During pandemic, more workers being replaced by robots, new study finds
PHILADELPHIA — The coronavirus pandemic is accelerating the trend of robots replacing humans in the workplace, which could result in a recovery from recession that nonetheless costs jobs, according to a new report.Workers whose jobs can be done by machines suffered more layoffs per capita than those with jobs that aren’t as easily automated, the Federal Reserve Bank of Philadelphia said in a report released Monday. People of color were especially harmed, possibly because of their concentration in service jobs at risk of automation.The report noted that most job losses during the health crisis ...
The Philadelphia Inquirer
Kraft Heinz will cut $2 billion in costs and will reinvest in its brands
CHICAGO — Kraft Heinz plans to cut $2 billion in costs over the next five years and put the savings into marketing brands with the highest potential for growth, part of a reorganization the legacy food maker hopes will make it more relevant to consumers.The strategy, announced Tuesday at the company’s investor day, is reminiscent of the deep cost-cutting that took place after the 2015 merger of Kraft Foods and H.J. Heinz, which led to the layoffs of thousands of employees.But CEO Miguel Patricio, who took the helm of the company in July 2019, said he is taking the company in a different direct...
$10 billion in Wells Fargo cost cuts will mostly be layoffs, take several years
Wells Fargo’s plan to cut billions of dollars in expenses will mostly consist of layoffs and potentially take as long as four years, Chief Financial Officer John Shrewsberry said in a Monday presentation to investors.In July, the bank said it intended to cut roughly $10 billion in annual expenses, about a fifth of its yearly $54 billion in spending.The move came after Wells Fargo announced its first quarterly loss in over a decade in July. Those cuts will come from “a little bit of everything,” but “mostly people,” said Shrewsberry, who plans to retire later this year.“$10 billion isn’t a hard...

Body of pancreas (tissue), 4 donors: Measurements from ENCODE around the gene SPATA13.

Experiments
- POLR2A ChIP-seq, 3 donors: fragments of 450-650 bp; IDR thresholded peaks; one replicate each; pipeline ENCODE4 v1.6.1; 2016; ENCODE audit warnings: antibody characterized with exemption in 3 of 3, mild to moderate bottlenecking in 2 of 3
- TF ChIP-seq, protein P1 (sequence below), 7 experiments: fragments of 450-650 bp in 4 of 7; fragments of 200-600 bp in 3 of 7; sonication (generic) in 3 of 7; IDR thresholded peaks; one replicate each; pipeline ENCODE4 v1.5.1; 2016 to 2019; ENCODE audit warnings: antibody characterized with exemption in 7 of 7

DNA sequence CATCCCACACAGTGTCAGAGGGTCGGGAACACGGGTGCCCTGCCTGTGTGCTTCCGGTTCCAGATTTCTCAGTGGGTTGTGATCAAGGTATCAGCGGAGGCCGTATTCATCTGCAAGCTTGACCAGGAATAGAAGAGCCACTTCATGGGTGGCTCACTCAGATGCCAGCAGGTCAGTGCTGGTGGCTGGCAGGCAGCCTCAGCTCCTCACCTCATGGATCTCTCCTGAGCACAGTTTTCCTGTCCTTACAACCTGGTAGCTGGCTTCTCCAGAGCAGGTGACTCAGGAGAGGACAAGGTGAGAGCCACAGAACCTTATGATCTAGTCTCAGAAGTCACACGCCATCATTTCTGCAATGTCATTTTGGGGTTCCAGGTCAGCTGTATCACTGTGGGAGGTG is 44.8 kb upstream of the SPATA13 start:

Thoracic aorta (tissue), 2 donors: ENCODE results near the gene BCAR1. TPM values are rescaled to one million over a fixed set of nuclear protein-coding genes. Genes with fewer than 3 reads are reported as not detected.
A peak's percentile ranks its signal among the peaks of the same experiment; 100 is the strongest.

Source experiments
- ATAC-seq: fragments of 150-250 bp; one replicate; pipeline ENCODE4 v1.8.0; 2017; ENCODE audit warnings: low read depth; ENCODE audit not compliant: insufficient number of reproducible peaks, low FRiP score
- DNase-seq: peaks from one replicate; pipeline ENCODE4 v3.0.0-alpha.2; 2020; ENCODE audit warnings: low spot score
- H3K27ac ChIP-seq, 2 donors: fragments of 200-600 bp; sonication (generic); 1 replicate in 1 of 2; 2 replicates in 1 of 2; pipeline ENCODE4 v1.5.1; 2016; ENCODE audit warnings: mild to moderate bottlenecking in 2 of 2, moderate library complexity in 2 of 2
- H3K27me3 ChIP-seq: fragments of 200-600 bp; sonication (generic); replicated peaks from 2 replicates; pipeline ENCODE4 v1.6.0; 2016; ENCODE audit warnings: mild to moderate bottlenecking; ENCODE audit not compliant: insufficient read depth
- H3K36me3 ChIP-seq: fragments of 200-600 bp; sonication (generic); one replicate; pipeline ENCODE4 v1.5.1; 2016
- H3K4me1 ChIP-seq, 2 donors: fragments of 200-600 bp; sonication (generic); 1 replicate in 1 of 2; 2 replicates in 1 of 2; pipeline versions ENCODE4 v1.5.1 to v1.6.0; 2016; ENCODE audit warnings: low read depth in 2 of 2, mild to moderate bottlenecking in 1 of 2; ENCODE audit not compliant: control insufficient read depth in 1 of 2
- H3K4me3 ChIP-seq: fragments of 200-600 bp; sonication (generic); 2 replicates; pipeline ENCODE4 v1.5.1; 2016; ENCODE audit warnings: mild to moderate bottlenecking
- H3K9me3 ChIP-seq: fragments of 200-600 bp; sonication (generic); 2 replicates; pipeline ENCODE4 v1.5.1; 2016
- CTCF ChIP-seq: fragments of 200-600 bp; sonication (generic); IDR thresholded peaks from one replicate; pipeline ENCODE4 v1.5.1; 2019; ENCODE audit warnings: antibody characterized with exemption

The Charlotte Observer
Despite obstacles, essential worker wages are up slightly during COVID-19
SAN DIEGO — In the early days of the pandemic, grocery worker Roger McCullough was taken aback by the praise he’d regularly receive from customers. Even a member of the military thanked him for his service. But, then things started to change.McCullough, 55, who’d worked at Vons for 30 years, said customers grew more frustrated with workers about everything from having to wear a mask to items being out of stock. It didn’t help when his Vons made national news for a customer wearing a Ku Klux Klan hood in the store, and people criticized workers for not beating up the hood-wearing patron.But, it...
The San Diego Union-Tribune
COVID-19 is causing workers to reassess career choices: 'The pandemic has required people to do a lot of soul-searching'
SEATTLE — A layoff during a pandemic was something Alissa Berry was determined to turn into a positive.After more than 20 years in senior manager and director positions for mainly big technology firms, an unemployed Berry in April suddenly had loads of free time to reassess her career. For two months, she analyzed what she was passionate about before landing at a beverage company with fewer than 500 employees.“The biggest thing I did was that I allowed myself to take the time to really sit down and reflect,” the Seattle said. “For me, it was really reevaluating what I loved and the values I wa...